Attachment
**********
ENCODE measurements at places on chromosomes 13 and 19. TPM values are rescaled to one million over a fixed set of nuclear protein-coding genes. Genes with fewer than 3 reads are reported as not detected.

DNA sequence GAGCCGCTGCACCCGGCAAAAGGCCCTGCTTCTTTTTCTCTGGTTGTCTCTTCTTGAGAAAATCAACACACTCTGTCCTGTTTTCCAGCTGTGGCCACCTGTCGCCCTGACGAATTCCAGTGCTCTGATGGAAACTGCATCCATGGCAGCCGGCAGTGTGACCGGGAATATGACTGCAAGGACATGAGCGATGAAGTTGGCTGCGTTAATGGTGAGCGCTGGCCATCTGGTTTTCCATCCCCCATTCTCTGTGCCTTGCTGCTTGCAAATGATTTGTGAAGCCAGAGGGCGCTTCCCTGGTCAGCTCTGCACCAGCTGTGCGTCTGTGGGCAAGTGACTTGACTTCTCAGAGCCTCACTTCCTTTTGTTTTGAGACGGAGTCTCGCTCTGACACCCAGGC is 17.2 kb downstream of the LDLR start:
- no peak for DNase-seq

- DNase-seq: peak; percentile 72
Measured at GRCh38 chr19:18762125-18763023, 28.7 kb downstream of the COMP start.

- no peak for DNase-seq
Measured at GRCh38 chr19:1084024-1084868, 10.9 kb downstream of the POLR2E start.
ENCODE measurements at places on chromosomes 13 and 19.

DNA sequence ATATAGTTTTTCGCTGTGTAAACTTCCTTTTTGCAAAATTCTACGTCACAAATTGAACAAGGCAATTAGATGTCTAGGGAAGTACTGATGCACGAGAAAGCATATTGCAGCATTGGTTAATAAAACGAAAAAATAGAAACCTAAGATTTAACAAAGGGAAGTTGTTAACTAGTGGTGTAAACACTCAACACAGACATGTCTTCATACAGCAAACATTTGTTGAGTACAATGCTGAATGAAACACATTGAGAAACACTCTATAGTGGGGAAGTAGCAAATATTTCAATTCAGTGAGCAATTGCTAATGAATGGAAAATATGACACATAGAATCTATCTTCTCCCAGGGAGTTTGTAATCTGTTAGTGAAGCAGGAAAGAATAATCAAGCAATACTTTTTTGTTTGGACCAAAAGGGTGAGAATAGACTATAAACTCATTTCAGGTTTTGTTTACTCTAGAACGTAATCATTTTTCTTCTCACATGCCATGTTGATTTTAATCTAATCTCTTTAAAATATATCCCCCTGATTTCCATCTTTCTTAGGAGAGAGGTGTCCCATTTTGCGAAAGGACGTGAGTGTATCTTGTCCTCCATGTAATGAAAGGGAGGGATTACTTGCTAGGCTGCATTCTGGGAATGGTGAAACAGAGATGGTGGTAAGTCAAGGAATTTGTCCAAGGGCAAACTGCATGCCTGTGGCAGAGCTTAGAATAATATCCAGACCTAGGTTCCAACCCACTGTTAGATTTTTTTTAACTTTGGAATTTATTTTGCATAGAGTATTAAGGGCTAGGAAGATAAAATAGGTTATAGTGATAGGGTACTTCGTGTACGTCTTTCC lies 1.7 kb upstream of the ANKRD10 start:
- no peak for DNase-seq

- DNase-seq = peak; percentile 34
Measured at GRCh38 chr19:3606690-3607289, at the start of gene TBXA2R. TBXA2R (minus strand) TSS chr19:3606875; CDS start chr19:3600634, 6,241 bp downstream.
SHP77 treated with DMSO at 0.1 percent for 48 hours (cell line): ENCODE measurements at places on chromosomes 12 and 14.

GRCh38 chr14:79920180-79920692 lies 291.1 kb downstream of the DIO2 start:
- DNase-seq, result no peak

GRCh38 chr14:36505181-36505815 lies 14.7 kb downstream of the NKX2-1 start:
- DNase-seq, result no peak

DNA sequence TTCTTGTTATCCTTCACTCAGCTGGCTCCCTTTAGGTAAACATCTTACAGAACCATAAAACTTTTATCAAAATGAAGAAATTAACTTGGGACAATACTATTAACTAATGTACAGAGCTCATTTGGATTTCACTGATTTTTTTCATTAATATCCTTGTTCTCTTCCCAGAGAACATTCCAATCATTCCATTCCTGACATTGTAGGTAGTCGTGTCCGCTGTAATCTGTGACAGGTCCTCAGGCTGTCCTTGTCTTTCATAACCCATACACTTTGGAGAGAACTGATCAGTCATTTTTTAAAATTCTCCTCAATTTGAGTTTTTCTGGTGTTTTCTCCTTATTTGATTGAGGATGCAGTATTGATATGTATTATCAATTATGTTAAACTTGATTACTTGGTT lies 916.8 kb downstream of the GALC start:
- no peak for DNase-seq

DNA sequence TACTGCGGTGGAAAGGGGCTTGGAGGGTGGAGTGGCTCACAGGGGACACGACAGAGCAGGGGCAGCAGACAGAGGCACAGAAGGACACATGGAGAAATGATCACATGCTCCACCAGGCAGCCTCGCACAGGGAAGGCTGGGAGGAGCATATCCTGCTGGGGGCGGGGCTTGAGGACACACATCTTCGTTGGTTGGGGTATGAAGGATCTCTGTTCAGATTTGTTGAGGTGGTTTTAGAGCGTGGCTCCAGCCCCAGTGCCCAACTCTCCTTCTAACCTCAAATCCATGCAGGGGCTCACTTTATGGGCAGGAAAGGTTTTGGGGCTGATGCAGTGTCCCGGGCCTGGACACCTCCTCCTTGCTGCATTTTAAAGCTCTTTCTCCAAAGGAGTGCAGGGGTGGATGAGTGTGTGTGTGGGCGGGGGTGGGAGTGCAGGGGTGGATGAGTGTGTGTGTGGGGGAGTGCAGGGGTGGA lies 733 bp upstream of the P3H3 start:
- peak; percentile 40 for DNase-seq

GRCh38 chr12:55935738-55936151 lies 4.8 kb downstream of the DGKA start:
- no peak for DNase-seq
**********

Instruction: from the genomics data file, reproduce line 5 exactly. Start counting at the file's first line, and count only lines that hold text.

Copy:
Measured at GRCh38 chr19:18762125-18763023, 28.7 kb downstream of the COMP start.